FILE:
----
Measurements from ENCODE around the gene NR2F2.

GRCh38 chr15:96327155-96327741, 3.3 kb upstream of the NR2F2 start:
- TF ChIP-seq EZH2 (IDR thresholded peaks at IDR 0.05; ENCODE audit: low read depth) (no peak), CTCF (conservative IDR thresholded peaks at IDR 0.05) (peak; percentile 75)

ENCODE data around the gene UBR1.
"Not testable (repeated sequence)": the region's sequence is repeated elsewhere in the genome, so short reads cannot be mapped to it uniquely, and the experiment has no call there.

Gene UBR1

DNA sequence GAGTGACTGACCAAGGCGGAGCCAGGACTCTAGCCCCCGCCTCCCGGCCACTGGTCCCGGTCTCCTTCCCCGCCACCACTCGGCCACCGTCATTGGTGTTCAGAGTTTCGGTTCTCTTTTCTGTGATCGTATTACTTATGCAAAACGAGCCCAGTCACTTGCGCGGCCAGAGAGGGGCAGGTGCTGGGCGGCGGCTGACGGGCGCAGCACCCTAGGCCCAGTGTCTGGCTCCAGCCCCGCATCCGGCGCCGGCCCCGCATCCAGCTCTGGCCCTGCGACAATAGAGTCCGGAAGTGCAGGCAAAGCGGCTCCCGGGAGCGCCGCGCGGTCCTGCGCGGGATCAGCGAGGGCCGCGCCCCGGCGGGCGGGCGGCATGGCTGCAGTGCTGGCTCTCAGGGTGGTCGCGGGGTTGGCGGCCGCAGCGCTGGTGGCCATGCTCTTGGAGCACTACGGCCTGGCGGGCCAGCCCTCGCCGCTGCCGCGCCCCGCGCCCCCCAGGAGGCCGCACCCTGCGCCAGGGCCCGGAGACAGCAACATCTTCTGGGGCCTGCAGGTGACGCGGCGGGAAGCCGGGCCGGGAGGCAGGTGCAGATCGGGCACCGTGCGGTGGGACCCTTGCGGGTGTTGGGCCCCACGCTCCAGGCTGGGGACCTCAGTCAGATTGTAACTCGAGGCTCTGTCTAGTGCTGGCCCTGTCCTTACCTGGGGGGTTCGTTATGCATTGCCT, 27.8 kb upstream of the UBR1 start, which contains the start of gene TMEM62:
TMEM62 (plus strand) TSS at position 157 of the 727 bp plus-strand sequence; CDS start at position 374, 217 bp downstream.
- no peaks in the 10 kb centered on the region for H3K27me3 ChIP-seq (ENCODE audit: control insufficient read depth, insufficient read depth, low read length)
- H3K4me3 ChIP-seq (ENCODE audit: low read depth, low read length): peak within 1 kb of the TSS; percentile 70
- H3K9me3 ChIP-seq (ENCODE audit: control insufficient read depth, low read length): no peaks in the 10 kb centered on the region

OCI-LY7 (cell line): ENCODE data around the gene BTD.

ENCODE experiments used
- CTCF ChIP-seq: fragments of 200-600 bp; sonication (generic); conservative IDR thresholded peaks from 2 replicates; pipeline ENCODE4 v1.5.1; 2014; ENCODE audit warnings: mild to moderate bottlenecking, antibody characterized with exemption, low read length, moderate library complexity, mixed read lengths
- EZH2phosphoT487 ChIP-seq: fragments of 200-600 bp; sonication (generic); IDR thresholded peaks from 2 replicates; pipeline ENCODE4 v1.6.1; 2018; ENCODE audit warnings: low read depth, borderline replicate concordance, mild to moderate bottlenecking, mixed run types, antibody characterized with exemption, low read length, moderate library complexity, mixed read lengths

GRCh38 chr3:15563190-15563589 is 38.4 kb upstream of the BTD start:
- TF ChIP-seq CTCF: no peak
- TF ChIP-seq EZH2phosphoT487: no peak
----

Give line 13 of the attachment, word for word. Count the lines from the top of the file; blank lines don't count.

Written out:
ENCODE experiments used